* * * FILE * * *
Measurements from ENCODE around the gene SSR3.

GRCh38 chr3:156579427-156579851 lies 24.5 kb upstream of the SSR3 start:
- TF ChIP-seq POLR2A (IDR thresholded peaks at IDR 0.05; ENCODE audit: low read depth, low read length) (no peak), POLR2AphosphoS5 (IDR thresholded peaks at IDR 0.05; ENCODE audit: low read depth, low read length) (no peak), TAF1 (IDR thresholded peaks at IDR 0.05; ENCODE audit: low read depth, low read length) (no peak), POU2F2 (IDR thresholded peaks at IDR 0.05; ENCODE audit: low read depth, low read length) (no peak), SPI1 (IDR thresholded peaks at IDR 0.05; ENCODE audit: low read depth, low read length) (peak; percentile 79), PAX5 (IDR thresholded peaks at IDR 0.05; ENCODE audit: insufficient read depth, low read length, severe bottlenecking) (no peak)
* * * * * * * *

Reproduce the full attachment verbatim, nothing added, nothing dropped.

Measurements from ENCODE around the gene SSR3.

GRCh38 chr3:156579427-156579851 lies 24.5 kb upstream of the SSR3 start:
- TF ChIP-seq POLR2A (IDR thresholded peaks at IDR 0.05; ENCODE audit: low read depth, low read length) (no peak), POLR2AphosphoS5 (IDR thresholded peaks at IDR 0.05; ENCODE audit: low read depth, low read length) (no peak), TAF1 (IDR thresholded peaks at IDR 0.05; ENCODE audit: low read depth, low read length) (no peak), POU2F2 (IDR thresholded peaks at IDR 0.05; ENCODE audit: low read depth, low read length) (no peak), SPI1 (IDR thresholded peaks at IDR 0.05; ENCODE audit: low read depth, low read length) (peak; percentile 79), PAX5 (IDR thresholded peaks at IDR 0.05; ENCODE audit: insufficient read depth, low read length, severe bottlenecking) (no peak)